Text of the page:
- Society of Professional Journalists: Writing About People with Disabilities.
- The National Center on Disability and Journalism at Arizona State University's Walter Cronkite School of Journalism and Mass Communication maintains an online Disability Language Style Guide.
- The National Disability Rights Network: Reporting and Writing About Disabilities
- Research and Training Center on Independent Learning (RTCIL) at Kansas University: Guidelines: How to Write and Report About People with Disabilities
- RTCIL also offers a webinar for reporters and a one-pager called “Do Say … Don’t Say” for quick reference when you’re on deadline.
- The New Old Age blog from the New York Times discusses what to call older people.
- NPR discusses the word “disabled" and mistakes to avoid when covering disability issues.
- The Columbia Journalism Review calls out highlights of the 2020 changes to the AP Stylebook, which include recommendations for how to describe older adults and new language on person-first vs. identity-first language when covering disability issues.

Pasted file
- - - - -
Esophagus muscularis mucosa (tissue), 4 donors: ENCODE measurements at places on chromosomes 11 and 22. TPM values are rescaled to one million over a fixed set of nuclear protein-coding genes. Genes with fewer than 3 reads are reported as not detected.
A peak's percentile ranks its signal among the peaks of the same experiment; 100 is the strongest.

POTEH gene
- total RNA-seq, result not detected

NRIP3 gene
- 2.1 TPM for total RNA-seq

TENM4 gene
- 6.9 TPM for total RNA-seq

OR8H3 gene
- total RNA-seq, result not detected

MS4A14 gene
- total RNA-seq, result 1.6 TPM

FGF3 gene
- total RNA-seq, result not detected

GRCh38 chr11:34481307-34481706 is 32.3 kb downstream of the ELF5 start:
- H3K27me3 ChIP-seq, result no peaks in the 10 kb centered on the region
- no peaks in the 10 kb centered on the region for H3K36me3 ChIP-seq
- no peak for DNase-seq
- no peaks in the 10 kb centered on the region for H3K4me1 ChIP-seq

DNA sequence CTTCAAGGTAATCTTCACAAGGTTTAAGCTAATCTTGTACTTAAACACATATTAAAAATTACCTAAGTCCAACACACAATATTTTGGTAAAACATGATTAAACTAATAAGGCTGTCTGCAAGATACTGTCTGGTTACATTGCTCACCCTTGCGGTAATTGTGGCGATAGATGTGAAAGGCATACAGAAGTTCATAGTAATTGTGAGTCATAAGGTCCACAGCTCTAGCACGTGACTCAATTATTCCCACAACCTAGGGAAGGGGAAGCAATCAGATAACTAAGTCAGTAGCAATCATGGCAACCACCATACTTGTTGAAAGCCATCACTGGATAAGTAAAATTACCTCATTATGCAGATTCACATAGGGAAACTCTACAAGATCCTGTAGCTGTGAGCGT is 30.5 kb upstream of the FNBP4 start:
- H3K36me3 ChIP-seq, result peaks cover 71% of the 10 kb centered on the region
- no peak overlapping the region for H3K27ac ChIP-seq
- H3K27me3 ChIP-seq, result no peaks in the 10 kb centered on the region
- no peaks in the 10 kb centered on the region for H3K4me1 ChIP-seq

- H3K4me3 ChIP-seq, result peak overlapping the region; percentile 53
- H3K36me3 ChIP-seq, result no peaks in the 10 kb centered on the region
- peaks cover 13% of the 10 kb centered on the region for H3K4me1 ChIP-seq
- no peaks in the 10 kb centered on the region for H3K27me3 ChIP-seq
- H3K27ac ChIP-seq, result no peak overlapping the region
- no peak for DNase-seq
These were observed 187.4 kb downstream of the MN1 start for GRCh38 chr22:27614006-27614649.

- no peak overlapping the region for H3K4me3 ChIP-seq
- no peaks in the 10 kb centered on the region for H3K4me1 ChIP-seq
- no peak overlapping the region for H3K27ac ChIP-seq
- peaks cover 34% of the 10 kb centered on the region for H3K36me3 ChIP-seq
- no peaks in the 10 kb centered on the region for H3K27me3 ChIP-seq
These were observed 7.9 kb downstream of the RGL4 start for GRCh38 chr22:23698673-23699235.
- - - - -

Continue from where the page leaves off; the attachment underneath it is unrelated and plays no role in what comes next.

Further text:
- American Psychological Association Inclusive Language Guidelines – These guidelines aim to raise awareness, guide learning, and support the use of culturally sensitive terms and phrases that center the voices and perspectives of those who are often marginalized or stereotyped in the community.
Still not sure? Call us — we're happy to help!
Understanding programs for older adults and people with disabilities
- The Association for Health Care Journalism explains the complicated funding streams of senior nutrition programs (like Meals on Wheels) with tips for reporters.